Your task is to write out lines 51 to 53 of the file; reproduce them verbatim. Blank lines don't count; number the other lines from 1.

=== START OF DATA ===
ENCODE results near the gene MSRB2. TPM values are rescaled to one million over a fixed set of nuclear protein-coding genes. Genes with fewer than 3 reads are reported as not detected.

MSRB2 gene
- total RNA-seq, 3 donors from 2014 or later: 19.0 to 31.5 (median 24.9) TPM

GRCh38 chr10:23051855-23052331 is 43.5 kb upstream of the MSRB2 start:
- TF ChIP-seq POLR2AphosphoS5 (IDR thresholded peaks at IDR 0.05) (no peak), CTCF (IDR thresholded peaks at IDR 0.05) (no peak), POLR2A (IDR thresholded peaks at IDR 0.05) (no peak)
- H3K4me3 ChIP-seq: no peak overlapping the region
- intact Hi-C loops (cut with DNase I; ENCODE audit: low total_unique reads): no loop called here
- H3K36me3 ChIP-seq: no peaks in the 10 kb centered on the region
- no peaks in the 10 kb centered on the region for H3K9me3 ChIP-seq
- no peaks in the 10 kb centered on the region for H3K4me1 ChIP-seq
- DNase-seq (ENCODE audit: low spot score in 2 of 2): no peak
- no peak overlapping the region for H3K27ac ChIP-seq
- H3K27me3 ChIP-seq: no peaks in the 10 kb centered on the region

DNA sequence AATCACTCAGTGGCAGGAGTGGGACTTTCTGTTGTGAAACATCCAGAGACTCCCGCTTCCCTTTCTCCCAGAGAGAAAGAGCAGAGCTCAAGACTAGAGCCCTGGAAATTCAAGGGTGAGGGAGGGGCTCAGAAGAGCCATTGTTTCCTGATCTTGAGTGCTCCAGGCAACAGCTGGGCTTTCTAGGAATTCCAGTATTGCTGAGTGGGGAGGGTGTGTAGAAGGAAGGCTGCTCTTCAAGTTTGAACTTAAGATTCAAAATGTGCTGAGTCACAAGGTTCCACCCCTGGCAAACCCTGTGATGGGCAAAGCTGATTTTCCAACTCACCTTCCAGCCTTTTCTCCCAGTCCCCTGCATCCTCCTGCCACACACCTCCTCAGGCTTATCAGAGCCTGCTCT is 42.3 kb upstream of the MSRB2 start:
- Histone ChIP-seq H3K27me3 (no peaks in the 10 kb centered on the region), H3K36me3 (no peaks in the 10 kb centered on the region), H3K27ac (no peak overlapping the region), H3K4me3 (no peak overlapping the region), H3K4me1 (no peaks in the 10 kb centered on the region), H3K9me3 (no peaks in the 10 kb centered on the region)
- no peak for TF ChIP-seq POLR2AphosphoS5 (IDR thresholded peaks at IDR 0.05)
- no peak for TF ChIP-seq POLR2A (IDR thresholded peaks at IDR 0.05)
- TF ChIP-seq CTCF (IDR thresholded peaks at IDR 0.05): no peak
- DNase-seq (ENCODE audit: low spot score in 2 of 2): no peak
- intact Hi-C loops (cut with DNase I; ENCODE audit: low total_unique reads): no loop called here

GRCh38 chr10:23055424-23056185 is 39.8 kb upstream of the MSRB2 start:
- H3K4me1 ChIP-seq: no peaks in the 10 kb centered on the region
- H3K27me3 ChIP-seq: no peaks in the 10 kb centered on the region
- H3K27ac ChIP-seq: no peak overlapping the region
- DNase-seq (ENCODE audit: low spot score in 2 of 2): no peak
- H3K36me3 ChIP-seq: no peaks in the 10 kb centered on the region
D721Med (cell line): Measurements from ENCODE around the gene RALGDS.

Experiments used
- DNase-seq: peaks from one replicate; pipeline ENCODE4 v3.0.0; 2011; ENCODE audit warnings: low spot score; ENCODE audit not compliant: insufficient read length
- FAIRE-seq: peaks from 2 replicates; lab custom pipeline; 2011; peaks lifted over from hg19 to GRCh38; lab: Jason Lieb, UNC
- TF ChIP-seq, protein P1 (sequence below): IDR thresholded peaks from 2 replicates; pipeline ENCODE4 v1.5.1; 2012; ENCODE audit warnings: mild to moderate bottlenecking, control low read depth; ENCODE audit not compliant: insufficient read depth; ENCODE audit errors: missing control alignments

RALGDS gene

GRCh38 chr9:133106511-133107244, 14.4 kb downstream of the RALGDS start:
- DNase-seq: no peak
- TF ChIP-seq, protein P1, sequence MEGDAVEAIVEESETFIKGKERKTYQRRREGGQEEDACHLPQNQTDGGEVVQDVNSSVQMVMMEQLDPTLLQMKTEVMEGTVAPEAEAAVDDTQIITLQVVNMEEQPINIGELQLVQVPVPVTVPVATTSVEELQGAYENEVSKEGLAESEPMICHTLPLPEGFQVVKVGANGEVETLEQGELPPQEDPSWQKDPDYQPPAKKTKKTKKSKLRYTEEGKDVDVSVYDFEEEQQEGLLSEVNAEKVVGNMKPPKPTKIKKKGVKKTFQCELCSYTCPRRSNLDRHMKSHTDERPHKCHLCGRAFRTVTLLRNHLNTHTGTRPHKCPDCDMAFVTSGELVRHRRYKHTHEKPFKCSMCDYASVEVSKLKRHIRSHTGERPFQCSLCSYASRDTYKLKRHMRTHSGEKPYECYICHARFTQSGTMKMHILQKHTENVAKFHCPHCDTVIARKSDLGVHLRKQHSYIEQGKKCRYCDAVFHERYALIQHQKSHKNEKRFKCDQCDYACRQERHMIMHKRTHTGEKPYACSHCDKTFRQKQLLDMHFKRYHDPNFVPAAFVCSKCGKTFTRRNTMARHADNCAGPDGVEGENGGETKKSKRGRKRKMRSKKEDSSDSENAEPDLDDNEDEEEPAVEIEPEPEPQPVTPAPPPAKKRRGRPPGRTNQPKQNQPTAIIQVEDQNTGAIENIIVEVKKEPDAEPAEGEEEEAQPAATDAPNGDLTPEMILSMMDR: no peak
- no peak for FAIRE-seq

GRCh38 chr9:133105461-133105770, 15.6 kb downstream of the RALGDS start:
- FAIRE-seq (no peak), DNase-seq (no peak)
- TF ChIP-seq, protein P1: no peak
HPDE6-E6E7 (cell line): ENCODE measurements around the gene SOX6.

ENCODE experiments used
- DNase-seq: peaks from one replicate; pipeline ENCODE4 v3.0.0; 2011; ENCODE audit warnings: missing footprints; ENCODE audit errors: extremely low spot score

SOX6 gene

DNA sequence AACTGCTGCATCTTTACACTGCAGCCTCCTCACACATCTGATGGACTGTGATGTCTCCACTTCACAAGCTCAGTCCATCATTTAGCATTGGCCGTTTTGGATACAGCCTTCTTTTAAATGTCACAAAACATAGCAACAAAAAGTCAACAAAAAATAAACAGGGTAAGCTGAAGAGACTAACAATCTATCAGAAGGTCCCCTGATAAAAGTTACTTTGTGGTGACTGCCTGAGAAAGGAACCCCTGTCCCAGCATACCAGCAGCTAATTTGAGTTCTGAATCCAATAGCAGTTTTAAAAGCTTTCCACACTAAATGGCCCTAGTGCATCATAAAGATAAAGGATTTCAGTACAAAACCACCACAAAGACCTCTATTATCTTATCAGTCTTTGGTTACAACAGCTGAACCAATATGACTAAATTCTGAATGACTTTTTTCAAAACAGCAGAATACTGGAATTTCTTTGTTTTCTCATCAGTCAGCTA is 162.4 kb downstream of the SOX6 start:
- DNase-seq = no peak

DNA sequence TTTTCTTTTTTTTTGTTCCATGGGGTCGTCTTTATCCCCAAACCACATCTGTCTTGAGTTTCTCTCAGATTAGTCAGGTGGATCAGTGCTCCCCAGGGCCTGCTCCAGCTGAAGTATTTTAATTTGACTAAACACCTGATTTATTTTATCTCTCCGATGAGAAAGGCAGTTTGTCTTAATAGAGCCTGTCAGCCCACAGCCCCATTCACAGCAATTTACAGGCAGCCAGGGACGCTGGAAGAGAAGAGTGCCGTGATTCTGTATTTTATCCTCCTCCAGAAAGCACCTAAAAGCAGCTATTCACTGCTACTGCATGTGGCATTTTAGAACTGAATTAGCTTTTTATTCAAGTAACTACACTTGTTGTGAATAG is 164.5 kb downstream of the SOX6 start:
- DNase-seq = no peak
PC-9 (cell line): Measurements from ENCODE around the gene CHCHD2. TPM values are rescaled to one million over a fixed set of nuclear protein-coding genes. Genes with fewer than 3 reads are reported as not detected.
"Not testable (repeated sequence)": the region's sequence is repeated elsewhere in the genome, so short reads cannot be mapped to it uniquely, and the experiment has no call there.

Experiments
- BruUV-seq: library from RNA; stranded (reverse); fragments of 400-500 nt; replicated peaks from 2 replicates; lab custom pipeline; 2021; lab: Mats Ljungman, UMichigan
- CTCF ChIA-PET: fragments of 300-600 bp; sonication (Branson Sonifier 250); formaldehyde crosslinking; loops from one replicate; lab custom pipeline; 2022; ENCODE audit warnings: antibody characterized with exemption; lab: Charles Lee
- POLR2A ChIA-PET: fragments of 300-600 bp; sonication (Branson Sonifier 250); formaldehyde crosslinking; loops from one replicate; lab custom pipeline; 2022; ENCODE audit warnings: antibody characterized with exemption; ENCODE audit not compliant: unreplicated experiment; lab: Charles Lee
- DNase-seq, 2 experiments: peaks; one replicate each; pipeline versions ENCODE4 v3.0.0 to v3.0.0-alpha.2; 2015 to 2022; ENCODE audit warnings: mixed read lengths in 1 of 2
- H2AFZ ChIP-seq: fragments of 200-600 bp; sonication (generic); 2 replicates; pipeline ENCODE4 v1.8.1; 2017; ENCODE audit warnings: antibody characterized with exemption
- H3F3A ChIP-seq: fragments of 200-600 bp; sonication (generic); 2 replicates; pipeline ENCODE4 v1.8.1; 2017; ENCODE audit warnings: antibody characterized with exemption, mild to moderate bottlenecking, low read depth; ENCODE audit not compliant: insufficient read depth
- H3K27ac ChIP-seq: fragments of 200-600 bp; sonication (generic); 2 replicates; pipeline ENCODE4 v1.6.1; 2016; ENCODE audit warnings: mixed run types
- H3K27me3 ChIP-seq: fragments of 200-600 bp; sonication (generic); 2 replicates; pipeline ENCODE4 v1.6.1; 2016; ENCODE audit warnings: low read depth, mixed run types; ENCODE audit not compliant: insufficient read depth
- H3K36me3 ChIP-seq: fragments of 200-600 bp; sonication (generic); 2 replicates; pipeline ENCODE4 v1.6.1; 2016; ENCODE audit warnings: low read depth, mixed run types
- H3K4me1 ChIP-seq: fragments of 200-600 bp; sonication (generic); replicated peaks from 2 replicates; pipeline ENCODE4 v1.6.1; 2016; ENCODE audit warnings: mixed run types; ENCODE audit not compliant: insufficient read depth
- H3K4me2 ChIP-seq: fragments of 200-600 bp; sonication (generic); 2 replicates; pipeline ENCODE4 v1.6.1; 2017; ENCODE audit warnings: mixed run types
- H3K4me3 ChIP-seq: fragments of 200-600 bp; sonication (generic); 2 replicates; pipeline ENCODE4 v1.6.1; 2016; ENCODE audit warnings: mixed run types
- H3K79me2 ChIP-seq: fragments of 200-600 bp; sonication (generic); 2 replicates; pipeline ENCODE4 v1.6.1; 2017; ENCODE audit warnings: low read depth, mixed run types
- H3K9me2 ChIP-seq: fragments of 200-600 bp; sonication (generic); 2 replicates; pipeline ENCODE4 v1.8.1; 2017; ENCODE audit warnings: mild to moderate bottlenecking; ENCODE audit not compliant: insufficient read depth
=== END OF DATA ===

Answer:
- BruUV-seq: library from RNA; stranded (reverse); fragments of 400-500 nt; replicated peaks from 2 replicates; lab custom pipeline; 2021; lab: Mats Ljungman, UMichigan
- CTCF ChIA-PET: fragments of 300-600 bp; sonication (Branson Sonifier 250); formaldehyde crosslinking; loops from one replicate; lab custom pipeline; 2022; ENCODE audit warnings: antibody characterized with exemption; lab: Charles Lee
- POLR2A ChIA-PET: fragments of 300-600 bp; sonication (Branson Sonifier 250); formaldehyde crosslinking; loops from one replicate; lab custom pipeline; 2022; ENCODE audit warnings: antibody characterized with exemption; ENCODE audit not compliant: unreplicated experiment; lab: Charles Lee